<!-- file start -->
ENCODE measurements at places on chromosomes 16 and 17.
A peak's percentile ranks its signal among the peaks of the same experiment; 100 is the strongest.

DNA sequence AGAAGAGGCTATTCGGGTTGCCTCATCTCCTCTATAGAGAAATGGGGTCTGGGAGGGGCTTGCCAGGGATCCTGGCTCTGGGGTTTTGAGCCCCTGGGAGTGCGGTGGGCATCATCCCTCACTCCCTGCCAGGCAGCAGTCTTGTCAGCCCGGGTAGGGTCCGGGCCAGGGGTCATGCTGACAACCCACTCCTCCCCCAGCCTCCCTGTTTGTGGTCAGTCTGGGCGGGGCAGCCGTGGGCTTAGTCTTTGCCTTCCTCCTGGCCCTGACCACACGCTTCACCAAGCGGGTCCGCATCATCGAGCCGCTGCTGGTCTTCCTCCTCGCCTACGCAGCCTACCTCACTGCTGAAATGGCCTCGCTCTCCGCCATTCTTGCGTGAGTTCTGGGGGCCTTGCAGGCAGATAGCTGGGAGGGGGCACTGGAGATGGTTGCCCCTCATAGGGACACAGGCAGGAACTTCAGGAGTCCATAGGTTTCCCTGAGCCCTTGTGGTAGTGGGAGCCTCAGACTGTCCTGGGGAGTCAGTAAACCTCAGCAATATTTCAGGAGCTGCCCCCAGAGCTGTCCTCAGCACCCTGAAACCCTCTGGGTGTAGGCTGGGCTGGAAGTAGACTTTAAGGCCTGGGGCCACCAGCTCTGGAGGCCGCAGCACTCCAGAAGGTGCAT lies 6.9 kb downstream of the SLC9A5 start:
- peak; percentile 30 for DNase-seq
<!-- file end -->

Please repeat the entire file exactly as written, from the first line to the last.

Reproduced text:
ENCODE measurements at places on chromosomes 16 and 17.
A peak's percentile ranks its signal among the peaks of the same experiment; 100 is the strongest.

DNA sequence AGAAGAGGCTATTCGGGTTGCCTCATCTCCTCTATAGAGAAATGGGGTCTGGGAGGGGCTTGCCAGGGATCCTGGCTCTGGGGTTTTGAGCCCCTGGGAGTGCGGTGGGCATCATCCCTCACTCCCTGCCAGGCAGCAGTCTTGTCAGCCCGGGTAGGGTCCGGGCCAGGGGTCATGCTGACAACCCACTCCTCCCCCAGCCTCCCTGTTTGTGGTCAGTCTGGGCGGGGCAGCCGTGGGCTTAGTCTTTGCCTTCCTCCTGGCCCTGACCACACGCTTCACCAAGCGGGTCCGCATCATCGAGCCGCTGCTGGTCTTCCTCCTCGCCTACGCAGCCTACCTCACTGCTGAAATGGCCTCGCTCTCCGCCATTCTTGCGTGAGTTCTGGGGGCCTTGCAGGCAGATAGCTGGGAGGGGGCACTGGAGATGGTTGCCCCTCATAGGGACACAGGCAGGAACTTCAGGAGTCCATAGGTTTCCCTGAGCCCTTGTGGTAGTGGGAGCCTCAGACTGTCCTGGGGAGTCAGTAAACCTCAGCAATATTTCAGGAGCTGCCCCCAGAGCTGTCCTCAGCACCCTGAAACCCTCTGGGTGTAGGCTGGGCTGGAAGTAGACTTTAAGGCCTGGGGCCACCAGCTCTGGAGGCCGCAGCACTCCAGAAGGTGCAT lies 6.9 kb downstream of the SLC9A5 start:
- peak; percentile 30 for DNase-seq